Menoken Indian Village State Historical Site

This major archaeological site was mistakenly believed to be only a few 100 years old. Little did researchers know that this village site was much MUCH older, dating back to 1200 AD when it was built by the Late Plains Woodland peoples. Recognized to likely be the extinct ancestors of the modern-day Mandan, Hidatsa, or Arikara tribes, the Late Plains Woodland people in this community may have reached a population of around 200. Visitors to this site can reconstruct history through viewing the settlements layout and through the availability of interpretive signs.

Through archaeological research it is now understood that:

  • The Late Plains Woodland people had chosen their settlement purposely based off the landscapes natural defense of steep banks which would have made it difficult for potential intruders to climb.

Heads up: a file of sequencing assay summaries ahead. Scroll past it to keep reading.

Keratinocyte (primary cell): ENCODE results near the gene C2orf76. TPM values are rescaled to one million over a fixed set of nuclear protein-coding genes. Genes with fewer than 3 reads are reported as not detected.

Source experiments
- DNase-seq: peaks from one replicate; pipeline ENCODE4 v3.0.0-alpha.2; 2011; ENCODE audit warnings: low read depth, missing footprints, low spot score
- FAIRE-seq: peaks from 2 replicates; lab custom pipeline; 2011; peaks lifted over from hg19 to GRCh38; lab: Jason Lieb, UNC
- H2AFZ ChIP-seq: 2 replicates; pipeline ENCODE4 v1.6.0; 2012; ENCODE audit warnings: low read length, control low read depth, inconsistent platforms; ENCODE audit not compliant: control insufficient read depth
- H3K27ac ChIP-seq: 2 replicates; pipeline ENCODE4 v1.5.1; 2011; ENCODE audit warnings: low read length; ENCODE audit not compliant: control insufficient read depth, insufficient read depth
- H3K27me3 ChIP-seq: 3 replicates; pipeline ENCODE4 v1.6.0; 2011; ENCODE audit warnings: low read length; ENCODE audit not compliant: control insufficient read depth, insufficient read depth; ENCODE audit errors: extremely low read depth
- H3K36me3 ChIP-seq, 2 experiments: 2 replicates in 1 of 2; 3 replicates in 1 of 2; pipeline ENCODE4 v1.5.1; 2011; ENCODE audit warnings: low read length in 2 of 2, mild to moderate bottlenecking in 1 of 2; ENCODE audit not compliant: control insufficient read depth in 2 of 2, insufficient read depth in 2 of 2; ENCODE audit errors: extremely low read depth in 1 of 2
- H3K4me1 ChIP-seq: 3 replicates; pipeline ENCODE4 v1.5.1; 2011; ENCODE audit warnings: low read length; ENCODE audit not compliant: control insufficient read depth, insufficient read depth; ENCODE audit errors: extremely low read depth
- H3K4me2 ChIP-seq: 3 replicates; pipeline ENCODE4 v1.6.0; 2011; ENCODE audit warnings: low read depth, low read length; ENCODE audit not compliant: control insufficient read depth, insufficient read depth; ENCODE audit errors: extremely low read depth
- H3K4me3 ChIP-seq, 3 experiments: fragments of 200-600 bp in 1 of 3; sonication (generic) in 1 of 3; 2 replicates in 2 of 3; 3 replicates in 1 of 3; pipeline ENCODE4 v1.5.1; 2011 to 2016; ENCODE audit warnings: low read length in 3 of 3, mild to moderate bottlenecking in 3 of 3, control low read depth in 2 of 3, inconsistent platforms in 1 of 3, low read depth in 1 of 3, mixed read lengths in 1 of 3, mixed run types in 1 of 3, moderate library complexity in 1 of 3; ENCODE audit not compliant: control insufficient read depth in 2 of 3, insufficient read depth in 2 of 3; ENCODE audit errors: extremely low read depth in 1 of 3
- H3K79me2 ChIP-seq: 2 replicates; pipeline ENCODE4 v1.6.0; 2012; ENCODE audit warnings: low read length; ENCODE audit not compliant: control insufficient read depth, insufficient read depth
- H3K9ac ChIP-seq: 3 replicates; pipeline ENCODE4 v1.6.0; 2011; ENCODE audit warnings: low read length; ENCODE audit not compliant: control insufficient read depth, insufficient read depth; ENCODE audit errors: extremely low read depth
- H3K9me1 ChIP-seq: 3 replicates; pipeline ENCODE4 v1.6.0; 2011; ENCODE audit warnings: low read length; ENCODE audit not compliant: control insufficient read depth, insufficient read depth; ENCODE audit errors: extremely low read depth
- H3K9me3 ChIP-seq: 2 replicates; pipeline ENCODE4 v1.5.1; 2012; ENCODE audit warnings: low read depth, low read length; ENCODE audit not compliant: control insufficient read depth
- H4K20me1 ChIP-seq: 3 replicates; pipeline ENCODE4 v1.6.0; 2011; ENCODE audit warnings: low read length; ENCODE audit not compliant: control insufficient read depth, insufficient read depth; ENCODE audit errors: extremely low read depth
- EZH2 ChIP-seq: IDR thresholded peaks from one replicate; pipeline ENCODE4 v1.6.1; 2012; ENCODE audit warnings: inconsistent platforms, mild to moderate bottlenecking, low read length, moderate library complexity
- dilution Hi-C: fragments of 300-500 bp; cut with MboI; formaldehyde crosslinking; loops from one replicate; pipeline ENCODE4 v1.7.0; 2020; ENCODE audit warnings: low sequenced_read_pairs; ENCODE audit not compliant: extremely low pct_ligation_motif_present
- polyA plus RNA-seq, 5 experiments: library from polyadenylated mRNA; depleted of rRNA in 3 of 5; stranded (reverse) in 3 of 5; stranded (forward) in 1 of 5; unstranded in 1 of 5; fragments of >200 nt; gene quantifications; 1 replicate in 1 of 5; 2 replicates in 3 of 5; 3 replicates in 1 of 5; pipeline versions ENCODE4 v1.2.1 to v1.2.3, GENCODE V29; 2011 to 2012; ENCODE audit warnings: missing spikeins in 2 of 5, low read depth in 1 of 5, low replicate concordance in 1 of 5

• Evidence of a timber post wall inside a deep ditch provided the community with a fortification system. Further protecting them from invaders.
  • Artifacts made of rare materials like raw copper, obsidian, knife river flint suggest the Late Plains Woodland people were involved in extensive trade in order to acquire these resources from far away.

With so much history and potential for cultural understandings into North Dakota’s past, this site just a hop skip and jump away from Menoken and Bismarck, is a learning opportunity you do not want to miss!

Contact Information

Menoken Indian Village State Historic Site
Reservations and Information:
701-328-3710

Address:
3402 171st Street Northeast, Menoken, North Dakota 58558, United States

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Location

Other Information

  • Hours Open

    Open year round.
  • Seasons Open

    Open year round.
  • Prices and Fees

    Free admission, donations welcome.
  • Accessibility

    This site offers a walking tour throughout the village and guests are expected to travel through grass.